(Healthline) – Picking a healthcare plan can be a nerve wracking endeavor. You have to balance what you can afford in monthly premiums, co-pays, and annual deductibles, while trying to make sure you have enough healthcare coverage that you don’t dread a trip to the doctor.
This is tricky for everyone, but often more difficult for people without employer coverage who are navigating the open marketplace in search of the right healthcare plan.
With this in mind we talked to experts about what you can look for in a health plan so that it can provide enough coverage without being overly taxing on your wallet.
And this is the perfect time to find a plan that fits your needs and saves you money, since open enrollment for plans on the federal exchange starts November 1.
What to know about the rise and fall of premium cost
The average premium for the benchmark healthcare plan on the Affordable Care Act health exchange is expected to drop by 4 percent next year, reports CNN.
This is compared to annual premiums for family health coverage obtained through an employer. Those premiums are up 5 percent from last year, reports the Kaiser Family Foundation.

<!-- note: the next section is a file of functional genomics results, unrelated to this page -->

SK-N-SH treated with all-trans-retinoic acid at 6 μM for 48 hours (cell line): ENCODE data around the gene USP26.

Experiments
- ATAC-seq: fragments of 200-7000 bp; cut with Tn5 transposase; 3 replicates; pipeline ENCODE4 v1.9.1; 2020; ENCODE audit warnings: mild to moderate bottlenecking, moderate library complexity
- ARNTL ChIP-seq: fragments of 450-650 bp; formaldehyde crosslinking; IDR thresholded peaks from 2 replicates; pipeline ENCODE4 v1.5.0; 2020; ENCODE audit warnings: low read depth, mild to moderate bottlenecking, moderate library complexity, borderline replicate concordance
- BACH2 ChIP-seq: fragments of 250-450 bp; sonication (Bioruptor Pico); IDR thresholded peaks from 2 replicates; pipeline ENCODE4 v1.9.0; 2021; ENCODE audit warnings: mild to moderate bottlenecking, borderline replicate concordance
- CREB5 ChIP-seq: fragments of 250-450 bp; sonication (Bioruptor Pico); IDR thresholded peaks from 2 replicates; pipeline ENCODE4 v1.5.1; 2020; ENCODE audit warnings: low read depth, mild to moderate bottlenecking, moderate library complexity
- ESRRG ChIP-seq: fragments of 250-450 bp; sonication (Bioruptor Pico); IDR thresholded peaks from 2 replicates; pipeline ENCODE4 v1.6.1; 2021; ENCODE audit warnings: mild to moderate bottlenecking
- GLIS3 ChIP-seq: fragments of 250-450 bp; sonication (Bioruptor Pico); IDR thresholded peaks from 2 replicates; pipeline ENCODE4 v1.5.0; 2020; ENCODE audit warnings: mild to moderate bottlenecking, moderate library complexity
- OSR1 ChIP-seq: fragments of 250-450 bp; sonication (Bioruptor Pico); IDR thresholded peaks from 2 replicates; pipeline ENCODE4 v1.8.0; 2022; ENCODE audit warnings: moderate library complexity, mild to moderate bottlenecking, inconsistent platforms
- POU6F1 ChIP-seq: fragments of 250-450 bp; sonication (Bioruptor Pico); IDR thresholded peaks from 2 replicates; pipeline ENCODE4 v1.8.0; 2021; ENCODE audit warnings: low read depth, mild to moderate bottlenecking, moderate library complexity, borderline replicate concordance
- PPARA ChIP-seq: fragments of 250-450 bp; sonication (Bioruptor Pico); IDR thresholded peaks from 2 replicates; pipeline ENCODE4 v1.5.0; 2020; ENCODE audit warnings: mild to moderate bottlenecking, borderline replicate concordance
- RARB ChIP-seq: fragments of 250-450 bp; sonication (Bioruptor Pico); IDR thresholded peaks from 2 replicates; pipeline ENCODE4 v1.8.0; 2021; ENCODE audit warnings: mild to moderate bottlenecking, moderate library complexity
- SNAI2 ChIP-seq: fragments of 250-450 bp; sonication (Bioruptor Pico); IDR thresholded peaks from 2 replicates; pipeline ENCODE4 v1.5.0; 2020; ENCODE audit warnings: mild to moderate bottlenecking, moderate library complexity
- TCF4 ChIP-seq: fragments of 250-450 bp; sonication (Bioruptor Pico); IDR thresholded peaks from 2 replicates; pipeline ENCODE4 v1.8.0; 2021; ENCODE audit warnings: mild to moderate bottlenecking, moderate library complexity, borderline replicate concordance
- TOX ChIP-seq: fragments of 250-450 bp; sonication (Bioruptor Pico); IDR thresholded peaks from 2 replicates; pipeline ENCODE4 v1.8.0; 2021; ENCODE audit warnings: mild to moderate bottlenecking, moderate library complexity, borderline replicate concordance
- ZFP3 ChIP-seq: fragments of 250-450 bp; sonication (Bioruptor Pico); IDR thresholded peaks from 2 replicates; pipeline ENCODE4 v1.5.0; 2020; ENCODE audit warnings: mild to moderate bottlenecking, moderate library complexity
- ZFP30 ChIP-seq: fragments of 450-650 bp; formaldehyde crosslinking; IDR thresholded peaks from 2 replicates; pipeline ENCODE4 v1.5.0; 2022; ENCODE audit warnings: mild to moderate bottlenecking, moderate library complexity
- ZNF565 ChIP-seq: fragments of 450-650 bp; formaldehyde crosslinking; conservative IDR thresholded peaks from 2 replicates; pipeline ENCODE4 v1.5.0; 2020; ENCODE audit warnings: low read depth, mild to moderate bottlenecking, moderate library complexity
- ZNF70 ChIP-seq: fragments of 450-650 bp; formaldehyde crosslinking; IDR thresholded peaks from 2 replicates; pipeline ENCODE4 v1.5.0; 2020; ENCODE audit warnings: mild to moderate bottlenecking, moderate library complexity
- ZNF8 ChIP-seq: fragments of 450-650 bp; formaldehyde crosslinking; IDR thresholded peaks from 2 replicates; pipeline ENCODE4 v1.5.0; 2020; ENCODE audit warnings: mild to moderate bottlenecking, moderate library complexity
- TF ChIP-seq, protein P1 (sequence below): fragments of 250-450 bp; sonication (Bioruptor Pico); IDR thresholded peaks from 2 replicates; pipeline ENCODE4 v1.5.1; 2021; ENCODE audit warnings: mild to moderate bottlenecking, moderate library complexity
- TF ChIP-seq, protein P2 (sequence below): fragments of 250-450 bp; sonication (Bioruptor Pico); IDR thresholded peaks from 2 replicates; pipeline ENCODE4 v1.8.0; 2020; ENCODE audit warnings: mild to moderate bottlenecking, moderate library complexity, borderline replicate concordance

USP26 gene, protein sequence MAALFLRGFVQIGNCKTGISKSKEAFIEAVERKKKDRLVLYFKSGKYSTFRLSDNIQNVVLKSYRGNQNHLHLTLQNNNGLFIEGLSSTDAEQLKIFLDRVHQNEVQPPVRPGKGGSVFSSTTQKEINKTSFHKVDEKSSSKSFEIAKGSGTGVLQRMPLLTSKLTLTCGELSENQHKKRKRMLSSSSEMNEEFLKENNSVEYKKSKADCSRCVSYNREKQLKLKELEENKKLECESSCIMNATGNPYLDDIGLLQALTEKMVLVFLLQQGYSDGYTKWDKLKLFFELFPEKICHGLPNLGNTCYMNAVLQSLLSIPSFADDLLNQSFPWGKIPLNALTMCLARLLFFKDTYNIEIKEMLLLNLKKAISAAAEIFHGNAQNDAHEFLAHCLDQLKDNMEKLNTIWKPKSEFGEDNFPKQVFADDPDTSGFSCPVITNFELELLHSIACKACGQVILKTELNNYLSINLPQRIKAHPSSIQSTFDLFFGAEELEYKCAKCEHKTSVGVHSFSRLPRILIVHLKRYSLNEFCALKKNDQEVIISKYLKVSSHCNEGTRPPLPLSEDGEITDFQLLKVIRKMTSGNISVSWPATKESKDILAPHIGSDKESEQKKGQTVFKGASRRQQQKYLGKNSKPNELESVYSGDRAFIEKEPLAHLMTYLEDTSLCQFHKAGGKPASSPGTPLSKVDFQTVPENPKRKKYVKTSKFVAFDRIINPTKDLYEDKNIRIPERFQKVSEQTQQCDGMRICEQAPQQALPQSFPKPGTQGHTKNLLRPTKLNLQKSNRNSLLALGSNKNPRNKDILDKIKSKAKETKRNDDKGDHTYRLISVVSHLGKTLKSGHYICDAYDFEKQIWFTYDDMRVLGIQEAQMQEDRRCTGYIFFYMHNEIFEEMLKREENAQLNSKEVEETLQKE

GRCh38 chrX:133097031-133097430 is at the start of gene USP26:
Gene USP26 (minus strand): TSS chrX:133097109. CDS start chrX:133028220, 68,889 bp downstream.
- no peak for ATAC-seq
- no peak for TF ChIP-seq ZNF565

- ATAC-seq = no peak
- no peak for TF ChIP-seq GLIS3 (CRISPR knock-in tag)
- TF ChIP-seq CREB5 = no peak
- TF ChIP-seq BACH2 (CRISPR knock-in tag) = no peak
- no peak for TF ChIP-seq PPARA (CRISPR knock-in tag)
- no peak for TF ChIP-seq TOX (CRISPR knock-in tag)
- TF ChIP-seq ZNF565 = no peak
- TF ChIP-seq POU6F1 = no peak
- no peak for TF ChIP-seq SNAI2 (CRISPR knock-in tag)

Other out-of-pocket expenses are also on the rise, including deductibles for employer coverage. This is the amount you have to pay before your insurance begins covering most services.
The news that premiums are down for plans on the ACA healthcare exchange is good news for anyone who doesn’t qualify for employer coverage, Medicaid (for lower income), or Medicare (those 65 years and older).
If you want to lock in these savings, you’ll have to act soon.
The open enrollment period for the federal HealthCare.gov and state insurance marketplaces runs from November 1, 2019 through December 15, 2019.
This is a fact that apparently 88 percent of Americans may not know. But it’s crucial to keep that timeline in mind if you’re interested in getting your plan from the open marketplace.
If you miss the deadline, you’ll have to wait until next year to apply, unless you qualify for a special enrollment period. This applies to major life events like having a baby, getting married, or losing your health coverage.
Navigating the sign up process and comparing healthcare plans can be complicated, so it’s best not to wait until the last minute to start.
Caitlin Donovan, senior director of public relations at the National Patient Advocate Foundation, recommends that you “give yourself a few hours to really look over the different plans.”
Also, if you’re a little fuzzy on the difference between premiums, deductibles, copays, and coinsurance, you might want to brush up on your health plan lingo. This Healthline tutorial will help you become fluent in no time.